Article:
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Market Day by Jack B. Yeats (1871-1957)

Market Day

Date: 1906
Dimensions: 35.5 × 25.25cm
Medium: Watercolour
Provenance: Purchased by public subscription from the Capuchin Annual, 1962

Fair days and market days fascinated Jack Yeats whose sketchbooks record the strange sights and characters to be seen at such events. This early watercolour features a stall in a country Irish town. In the background the quiet sunlit street is temporarily transformed by galloping horses ridden by farmers determined to get their business done and return to their work. The foreground is dominated by the covered stall, tended by a young woman in a large brimmed hat who patiently observes the goods. The latter is a remarkably eclectic collection of items which indicates both the comparative simplicity of the times and some of the main concerns of the population. Religious magazines, the linnet songbook and the book of fate make up the reading matter, while apples and jars of sweets provide edible treats. Among the other items a pipe and packets of tobacco are identifiable.

This very ordinary subject is transformed by the unusual viewpoint taken by Yeats which is really that of a potential customer standing beneath the strong blue canopy. The intense sunshine beams down on this structure and sends a strong blue tinge over the brim of the stall holder’s hat, casting her features in a strange blue shadow. The pole supporting the canopy divides the composition dramatically into two uneven parts.

Written by Roisin Kennedy

Jack B. Yeats (1871-1957)

Born 1871, London, United Kingdom.
Died 1957, Dublin, Ireland.

Jack B. Yeats was the youngest son of the portrait painter John Butler Yeats and the brother of the writer William Butler Yeats. Though he was born in London, Jack spent most of his childhood in Sligo in the care of his maternal grandparents. It was a place that influenced him deeply and he later said that every painting he produced “had a thought of Sligo in it”.

Jack studied in London at the South Kensington School of Art and later at the Westminster School of Art, though he was largely self-taught and had his own distinct style from the beginning. While still at school he was working as an illustrator and contributing to various publications such as Paddock Life, the Daily Graphic and the Vegetarian.

His early work, mostly in watercolour, focuses on the Sligo of his boyhood. These works display his emerging interest in the people and places of every day life- the market day, the sailor, and the races. In 1894 he married his fellow art student Mary Cottenham White, and they settled in England. He held his first solo show in London in 1897 and shortly afterwards he began to focus solely on Irish subject matter. In 1910 he returned to live in Ireland. The same year he began to contribute illustrations to the satirical publication Punch under the pseudonym W. Bird, and over the next 30 years he supplied the magazine with over five hundred drawings.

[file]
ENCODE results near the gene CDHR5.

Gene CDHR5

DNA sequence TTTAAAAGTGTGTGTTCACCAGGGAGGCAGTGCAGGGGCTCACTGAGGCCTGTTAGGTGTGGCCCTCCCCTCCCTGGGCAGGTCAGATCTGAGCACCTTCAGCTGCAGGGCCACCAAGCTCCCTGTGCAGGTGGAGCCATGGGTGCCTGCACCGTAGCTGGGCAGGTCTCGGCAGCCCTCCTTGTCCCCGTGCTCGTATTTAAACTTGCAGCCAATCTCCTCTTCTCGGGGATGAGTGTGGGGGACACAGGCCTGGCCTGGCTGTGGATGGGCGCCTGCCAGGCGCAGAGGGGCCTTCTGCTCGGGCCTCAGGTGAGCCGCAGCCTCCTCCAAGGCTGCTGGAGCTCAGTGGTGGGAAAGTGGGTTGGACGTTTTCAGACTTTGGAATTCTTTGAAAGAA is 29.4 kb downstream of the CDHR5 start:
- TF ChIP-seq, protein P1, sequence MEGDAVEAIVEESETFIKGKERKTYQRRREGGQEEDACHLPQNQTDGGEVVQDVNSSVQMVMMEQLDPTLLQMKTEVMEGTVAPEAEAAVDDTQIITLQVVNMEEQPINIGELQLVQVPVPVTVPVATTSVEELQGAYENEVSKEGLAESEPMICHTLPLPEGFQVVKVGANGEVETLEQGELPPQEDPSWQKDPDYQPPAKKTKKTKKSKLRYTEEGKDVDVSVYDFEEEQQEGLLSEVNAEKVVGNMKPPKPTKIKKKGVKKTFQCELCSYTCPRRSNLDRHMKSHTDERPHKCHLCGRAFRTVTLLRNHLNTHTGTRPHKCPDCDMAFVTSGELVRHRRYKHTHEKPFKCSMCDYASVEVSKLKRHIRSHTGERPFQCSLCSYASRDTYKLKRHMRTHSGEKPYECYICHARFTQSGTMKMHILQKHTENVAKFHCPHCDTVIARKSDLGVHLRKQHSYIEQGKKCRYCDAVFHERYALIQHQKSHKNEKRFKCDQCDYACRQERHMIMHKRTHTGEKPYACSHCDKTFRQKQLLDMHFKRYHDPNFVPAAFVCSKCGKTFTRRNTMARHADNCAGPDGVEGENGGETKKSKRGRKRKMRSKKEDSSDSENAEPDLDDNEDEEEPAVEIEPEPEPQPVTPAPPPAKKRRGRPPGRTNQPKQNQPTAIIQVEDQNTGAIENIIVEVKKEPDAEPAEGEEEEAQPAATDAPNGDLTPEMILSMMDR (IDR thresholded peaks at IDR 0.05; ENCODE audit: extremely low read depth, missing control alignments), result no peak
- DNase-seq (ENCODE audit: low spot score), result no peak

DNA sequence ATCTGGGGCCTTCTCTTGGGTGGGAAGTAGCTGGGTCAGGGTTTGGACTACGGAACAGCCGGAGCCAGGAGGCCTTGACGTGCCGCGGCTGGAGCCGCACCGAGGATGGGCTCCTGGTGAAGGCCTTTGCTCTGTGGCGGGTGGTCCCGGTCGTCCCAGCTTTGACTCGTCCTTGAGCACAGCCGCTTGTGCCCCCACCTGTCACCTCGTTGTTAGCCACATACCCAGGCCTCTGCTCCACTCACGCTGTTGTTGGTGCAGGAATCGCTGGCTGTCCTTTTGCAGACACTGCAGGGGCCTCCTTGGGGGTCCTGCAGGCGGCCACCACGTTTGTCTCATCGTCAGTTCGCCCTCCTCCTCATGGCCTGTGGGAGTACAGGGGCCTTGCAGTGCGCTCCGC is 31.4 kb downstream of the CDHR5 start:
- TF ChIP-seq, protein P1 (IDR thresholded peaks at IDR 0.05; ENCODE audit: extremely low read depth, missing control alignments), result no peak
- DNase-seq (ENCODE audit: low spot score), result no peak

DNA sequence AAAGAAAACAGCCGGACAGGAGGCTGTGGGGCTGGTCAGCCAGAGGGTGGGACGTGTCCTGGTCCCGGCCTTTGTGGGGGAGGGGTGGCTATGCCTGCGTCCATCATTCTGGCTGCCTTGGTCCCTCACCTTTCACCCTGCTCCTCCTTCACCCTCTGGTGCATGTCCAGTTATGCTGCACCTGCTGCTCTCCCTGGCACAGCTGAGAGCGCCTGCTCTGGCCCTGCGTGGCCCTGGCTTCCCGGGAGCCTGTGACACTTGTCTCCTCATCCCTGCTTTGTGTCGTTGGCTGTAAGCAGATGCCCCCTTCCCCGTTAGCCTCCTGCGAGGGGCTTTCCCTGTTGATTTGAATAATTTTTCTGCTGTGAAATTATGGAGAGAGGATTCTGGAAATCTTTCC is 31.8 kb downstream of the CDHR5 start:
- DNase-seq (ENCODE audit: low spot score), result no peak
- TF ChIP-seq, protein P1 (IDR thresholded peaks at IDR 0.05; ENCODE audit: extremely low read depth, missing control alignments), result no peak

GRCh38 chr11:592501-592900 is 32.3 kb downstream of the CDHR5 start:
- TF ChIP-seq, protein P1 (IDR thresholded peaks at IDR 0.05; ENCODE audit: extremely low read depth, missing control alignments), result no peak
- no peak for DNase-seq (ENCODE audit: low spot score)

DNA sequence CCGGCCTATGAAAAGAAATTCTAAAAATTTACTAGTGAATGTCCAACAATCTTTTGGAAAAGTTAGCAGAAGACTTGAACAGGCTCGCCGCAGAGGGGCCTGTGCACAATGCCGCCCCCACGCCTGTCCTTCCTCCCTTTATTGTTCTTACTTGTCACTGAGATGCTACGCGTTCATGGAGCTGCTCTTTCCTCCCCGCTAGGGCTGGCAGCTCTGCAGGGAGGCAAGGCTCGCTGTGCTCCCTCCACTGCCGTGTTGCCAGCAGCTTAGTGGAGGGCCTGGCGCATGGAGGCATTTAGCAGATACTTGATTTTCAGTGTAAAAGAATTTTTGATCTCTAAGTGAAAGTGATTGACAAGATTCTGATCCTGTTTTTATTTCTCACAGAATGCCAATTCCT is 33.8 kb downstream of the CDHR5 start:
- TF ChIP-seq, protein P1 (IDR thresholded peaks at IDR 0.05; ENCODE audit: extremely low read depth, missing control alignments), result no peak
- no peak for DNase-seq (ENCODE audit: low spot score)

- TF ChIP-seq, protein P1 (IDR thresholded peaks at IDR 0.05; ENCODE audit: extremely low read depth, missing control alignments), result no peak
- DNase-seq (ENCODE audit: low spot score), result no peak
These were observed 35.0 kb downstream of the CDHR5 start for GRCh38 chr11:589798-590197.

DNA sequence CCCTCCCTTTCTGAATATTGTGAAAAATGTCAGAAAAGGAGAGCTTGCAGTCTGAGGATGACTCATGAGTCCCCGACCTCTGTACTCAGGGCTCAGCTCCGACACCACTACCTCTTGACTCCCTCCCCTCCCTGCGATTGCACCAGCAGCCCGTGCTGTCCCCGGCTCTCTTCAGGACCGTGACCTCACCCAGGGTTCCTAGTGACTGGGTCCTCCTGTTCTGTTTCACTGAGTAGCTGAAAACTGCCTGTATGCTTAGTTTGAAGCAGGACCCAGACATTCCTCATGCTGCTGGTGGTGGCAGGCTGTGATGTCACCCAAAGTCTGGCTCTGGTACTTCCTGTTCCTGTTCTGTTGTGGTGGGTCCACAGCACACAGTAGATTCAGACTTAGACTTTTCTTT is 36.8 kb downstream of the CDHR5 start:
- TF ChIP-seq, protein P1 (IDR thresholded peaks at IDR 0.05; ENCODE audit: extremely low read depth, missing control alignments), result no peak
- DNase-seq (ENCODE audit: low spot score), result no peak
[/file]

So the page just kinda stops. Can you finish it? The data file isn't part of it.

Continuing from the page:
In 1905 Yeats toured Connemara with the writer John M Synge who had been commissioned to write a series of articles for the Manchester Guardian on life in the west of Ireland. This trip, coupled with his upbringing in Sligo, made an indelible impression on the artist. His wide-ranging interest in all of humanity led him to depict subjects ranging from street scenes, to boxing matches, the races, and funerals.

In 1910 he returned to Ireland and settled first in Bray and later in Dublin. He became an associate member of the RHA in 1915 and a full member the following year. He was a founder member of the Society of Dublin Painters in 1920, and in 1922 he participated in the Exposition d’Art Irlandais in Paris. He won the silver and the bronze medals at the VIIIe Olympiade in Paris in 1924 for the painting The Liffey Swim.

Yeats’ early paintings were in watercolour and he was over thirty by the time he began to work regularly in oils. For years his style remained essentially conservative, but in the mid-1920s a profound change began to take place. Yeats’s handling grew much freer, his forms were defined by brushstrokes rather than by line, his colours grew richer and more luminous and his earlier realism gradually gave way to a moody, intimate and highly personal romanticism. These tendencies grew even more marked over the next two decades, until in his final years when his subject-matter is sometimes buried and almost obliterated by rich impasto, bravura brushwork and flame-like areas of colour.

He exhibited widely in Dublin and London, and in 1932 held solo shows at the Ferragail Galleries and the Barbizon Museum of Irish Art, New York. He first showed with Victor Waddington Galleries, Dublin in 1943, and continued to exhibit there until his death. A major retrospective of his work opened at the Tate Gallery, London in 1948. Jack B Yeats died in Dublin on March 28 1957.



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